Thursday, June 23, 2016
THE CREEPS REVIEWED
Since Warren's original run of CREEPY from 1964 - 1983 (145 issues) there have been numerous attempts at reviving the spirit of the vaunted magazine-sized horror comic book. Dark Horse acquired the rights to the Warren title and branding, including the image of Uncle Creepy, as well as the rights to reprint the backlog. The resulting series of "Creepy Archives" is impressive, but disappointingly, the new version of the title was shrunk to a standard comic book size, exactly the opposite of Warren's work-around to the albeit weakening stranglehold of the Comics Code Authority which caused the self-immolation of many horror comic publishers in the mid-1950s who were either unwilling or unwitting enough to adapt to the new rules.
Another, indie-produced horror comic, BLOKE'S TERRIBLE TOMB OF TERROR, uses similar design features and themes to CREEPY. Publisher/writer Jason Crawley (really!) and artist Mike Hoffman and Co. do a pretty good job of it, but don't quite hit the heart with the stake.
Then, from out of the blue (or the grave, as Unca' Creepy would probably say) comes THE CREEPS, a brand-new, magazine-sized horror comic that is an unapologetic, unabashed, near clone of CREEPY. Now in its sixth issue, THE CREEPS is the closest thing yet to a true homage to the original, so close in fact, that one could say it is a pastiche. It is obviously deliberate by design, and while other attempts capture the "look" of CREEPY, THE CREEPS not only accomplishes that, but it also actually "feels" like the old CREEPY.
Granted, we will never again see the likes of a team of writers and artists that shepherded the early years of CREEPY. These consummate professionals were the crème de la crème of illustrators that had cut their teeth and sharpened their pencils over the drawing board for EC, the greatest line of horror comics ever, for chrissakes!
In this latest issue of Warrant Publishing's THE CREEPS however, one can see artists clearly under the spell of the aforementioned genius loci of horror comics. What you have here is a bullpen of artists like the Reed Crandall-esque Reno Maniquis, the Wally Wood-esque Jason Paulos, the Orlando-esque Mansyur Daman and the Brunner-esque Mike Dubisch, all combined to achieve a vague, but eerily (no pun intended) reminiscent appearance of the original. Even the mag's mascot, The Old Creep, is a blatant swipe of Uncle Creepy. Editor Rich Sala, writing as "Artie" Goodwin has brought aboard a capable stable of story scripters, including Warren alumni Nicola Cuti and Don Glut. And yes, the stories themselves have that old touch of the macabre and sardonic, with twist endings that hit the mark nearly every time.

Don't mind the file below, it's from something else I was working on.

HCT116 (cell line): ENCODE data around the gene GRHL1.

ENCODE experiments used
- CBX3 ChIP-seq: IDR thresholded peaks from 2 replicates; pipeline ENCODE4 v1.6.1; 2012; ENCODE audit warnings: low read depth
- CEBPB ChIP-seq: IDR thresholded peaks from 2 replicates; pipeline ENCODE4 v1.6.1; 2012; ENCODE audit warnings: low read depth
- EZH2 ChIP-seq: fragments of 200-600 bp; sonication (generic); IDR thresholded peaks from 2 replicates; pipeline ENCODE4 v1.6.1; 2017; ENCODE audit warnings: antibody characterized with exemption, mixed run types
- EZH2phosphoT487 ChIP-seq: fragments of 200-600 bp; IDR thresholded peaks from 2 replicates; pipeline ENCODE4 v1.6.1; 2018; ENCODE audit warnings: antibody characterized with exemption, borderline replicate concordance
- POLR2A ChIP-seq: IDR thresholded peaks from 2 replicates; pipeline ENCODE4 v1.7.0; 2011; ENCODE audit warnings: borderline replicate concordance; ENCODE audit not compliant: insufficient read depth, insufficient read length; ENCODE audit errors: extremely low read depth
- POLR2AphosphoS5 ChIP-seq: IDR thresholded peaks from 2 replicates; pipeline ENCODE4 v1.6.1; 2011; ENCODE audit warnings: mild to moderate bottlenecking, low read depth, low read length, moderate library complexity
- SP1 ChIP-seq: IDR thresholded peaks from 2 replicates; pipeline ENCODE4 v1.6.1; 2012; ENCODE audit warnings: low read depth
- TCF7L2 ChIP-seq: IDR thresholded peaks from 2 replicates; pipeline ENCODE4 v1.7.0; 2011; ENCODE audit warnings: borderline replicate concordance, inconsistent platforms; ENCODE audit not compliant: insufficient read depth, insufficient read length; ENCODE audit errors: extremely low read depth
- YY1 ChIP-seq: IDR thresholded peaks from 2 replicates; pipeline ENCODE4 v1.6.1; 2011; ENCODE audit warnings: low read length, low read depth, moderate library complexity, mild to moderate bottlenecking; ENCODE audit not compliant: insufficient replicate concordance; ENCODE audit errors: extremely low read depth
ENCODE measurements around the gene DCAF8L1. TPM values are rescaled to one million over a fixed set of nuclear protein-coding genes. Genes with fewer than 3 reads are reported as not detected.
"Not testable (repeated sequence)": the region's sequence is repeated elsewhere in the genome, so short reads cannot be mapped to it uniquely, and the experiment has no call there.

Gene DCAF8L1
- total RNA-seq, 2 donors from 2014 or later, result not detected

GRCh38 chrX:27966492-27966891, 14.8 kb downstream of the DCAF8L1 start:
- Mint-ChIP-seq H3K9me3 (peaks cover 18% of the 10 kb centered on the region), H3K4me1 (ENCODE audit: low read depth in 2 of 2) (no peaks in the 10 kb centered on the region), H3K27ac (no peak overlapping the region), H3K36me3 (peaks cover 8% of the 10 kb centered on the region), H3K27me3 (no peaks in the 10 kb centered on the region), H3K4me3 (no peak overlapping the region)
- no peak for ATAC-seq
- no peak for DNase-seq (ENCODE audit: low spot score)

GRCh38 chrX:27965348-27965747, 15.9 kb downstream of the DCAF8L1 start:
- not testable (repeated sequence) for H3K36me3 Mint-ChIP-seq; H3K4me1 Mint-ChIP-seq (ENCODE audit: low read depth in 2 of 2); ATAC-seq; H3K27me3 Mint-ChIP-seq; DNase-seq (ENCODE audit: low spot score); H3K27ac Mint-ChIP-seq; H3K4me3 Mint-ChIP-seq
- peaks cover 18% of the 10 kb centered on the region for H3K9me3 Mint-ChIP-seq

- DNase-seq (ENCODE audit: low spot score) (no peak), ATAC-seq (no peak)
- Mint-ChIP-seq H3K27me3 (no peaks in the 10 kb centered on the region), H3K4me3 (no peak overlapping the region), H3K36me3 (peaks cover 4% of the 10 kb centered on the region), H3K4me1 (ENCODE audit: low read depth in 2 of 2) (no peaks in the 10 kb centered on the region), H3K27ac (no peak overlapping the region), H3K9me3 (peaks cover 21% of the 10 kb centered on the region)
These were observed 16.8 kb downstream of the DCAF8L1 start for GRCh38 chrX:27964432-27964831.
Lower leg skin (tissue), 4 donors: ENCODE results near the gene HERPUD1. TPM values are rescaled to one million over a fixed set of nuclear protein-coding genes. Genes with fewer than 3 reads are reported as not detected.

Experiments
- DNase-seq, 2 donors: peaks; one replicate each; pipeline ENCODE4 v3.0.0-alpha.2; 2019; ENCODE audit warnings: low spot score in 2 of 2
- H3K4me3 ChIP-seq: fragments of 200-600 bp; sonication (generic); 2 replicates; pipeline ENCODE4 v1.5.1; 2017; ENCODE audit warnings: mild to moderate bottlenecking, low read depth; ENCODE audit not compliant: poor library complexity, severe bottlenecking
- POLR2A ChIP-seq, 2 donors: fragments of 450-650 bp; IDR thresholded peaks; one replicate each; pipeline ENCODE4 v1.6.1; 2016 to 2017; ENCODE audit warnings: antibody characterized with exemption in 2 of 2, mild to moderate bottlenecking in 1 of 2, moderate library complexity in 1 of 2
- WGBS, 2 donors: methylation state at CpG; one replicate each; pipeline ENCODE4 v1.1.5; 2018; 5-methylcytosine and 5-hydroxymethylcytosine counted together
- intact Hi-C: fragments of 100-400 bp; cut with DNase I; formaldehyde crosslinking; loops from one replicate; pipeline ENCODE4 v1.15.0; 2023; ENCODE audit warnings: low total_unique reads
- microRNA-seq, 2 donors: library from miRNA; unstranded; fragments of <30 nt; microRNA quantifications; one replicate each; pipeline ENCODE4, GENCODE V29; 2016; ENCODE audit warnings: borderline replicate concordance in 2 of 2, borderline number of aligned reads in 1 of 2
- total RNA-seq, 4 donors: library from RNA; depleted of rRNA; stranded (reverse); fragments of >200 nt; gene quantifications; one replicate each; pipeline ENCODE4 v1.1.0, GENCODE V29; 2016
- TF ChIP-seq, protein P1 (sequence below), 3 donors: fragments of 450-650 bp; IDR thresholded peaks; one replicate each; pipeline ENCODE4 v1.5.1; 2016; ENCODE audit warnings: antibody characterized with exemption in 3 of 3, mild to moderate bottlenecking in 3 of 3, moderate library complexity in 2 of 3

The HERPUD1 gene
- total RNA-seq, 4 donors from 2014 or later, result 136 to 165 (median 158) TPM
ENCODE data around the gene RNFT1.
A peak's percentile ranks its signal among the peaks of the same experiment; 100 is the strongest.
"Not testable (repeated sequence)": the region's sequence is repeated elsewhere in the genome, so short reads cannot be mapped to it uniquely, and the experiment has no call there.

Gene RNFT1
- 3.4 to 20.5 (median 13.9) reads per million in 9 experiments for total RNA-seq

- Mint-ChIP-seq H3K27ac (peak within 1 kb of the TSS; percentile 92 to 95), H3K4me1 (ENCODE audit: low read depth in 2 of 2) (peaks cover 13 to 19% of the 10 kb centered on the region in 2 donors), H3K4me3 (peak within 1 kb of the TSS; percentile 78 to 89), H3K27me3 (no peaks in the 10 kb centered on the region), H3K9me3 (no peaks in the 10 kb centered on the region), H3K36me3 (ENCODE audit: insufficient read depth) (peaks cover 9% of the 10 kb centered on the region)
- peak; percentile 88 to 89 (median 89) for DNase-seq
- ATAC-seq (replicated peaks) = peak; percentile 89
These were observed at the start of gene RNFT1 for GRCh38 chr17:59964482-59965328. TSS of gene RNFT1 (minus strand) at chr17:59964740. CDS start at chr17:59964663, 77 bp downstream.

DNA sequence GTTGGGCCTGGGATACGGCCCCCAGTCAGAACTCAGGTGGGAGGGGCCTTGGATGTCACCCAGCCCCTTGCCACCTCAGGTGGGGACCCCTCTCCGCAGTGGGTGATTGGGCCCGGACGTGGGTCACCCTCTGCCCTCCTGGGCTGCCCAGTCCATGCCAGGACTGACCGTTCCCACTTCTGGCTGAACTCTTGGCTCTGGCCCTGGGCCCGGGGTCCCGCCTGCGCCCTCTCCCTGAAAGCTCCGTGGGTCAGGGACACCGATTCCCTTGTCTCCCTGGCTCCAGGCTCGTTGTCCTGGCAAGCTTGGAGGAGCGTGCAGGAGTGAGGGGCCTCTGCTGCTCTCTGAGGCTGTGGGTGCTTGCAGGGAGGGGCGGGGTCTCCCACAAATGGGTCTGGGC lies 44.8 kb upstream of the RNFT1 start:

I have to admit, I was a little leery with the first couple of issues, but the last two or so have shown a significant improvement in the writing as well as the art moving in the direction of more traditional draughtsmanship as opposed to modernist comic illustration. Issue #6 even sports a Frazetta cover! And I would be remiss to mention the anti-tobacco ad on the letters page as was seen in the original Warren 'zine?
I'm looking forward to more of THE CREEPS. Now that it's selling well enough to be put on the shelves at Barnes & Noble, it is hopeful that a new wave of readers will catch on to the entertainment found between its covers.